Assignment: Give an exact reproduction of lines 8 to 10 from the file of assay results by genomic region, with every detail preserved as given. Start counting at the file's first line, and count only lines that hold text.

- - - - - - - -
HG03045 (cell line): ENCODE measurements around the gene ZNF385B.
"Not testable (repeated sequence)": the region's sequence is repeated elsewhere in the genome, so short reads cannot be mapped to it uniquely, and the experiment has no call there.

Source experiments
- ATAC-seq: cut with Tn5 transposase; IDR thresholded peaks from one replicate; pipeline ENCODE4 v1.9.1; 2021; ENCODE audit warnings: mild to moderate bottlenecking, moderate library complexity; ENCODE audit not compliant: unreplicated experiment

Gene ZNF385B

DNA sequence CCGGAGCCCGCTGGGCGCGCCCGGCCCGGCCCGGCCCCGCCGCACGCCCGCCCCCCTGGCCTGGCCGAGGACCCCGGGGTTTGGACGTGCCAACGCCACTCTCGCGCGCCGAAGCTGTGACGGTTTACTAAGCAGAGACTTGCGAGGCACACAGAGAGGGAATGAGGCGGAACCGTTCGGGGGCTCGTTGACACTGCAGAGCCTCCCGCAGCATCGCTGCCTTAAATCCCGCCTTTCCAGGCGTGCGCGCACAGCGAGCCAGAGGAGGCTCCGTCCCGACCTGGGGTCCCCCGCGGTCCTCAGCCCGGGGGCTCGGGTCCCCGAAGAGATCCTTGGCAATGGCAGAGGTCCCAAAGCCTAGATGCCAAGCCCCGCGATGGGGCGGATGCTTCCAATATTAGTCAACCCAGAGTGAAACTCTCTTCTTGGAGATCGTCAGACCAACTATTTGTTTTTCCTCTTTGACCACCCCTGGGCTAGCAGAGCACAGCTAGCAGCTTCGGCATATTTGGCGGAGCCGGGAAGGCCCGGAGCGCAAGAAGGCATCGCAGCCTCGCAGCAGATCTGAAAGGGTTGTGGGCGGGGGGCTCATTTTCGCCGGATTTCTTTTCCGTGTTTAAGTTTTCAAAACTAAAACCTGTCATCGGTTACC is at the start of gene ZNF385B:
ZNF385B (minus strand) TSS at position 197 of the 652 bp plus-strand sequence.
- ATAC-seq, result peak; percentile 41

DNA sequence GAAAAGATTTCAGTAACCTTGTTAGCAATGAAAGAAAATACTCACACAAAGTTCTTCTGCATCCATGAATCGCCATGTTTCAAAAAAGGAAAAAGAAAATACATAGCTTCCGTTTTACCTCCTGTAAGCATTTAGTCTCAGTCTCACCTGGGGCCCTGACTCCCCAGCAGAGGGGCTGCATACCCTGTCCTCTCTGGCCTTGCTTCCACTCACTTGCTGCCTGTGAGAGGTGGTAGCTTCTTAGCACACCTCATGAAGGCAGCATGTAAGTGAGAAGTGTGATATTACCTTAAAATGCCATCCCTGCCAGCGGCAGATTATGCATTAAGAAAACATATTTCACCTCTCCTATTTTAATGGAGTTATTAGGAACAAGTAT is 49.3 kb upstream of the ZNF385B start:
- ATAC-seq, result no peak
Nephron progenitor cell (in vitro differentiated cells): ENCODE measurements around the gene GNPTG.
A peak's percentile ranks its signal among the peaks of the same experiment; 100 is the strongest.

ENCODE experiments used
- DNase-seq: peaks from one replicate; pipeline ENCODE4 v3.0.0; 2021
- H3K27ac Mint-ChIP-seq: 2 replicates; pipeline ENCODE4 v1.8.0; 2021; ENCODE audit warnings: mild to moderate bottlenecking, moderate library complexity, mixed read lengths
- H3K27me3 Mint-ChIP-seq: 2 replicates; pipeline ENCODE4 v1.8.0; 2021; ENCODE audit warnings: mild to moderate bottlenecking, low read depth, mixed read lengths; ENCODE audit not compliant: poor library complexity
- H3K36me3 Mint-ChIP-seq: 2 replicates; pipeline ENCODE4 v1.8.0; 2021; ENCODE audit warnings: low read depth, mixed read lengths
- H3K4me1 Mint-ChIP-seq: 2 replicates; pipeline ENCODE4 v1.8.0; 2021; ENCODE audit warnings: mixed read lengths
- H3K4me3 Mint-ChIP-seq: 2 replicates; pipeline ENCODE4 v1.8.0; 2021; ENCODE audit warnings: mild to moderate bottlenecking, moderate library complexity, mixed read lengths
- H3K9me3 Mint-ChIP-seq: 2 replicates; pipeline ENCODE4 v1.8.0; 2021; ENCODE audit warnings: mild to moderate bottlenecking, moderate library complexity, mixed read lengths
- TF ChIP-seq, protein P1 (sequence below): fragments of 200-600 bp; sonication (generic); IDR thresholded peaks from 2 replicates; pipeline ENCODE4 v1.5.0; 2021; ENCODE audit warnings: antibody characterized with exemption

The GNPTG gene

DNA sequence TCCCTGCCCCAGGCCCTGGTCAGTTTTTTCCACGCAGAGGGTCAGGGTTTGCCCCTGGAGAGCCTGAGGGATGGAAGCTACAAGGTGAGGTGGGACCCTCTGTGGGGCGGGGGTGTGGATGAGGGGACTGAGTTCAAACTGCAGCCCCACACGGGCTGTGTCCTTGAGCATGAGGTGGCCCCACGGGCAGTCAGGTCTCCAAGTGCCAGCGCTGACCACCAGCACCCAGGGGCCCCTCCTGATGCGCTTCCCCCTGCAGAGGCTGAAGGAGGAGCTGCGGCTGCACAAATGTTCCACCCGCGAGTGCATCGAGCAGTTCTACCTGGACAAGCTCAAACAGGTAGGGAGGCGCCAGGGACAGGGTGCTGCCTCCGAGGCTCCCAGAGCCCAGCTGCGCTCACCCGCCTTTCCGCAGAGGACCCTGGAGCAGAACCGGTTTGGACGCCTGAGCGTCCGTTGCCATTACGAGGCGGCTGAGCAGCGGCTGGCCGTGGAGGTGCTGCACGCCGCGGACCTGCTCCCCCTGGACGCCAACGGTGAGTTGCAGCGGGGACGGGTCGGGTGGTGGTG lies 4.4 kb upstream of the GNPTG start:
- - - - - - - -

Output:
- ATAC-seq, result peak; percentile 41

DNA sequence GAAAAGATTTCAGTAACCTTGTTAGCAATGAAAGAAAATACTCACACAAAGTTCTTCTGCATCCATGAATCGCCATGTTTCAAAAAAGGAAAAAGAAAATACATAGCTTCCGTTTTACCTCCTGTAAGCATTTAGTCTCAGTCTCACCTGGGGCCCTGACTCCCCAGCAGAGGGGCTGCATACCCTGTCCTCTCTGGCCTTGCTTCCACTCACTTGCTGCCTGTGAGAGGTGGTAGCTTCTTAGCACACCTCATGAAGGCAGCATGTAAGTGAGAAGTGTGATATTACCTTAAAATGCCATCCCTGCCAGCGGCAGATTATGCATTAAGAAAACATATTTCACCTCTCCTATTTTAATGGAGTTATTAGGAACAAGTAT is 49.3 kb upstream of the ZNF385B start:
- ATAC-seq, result no peak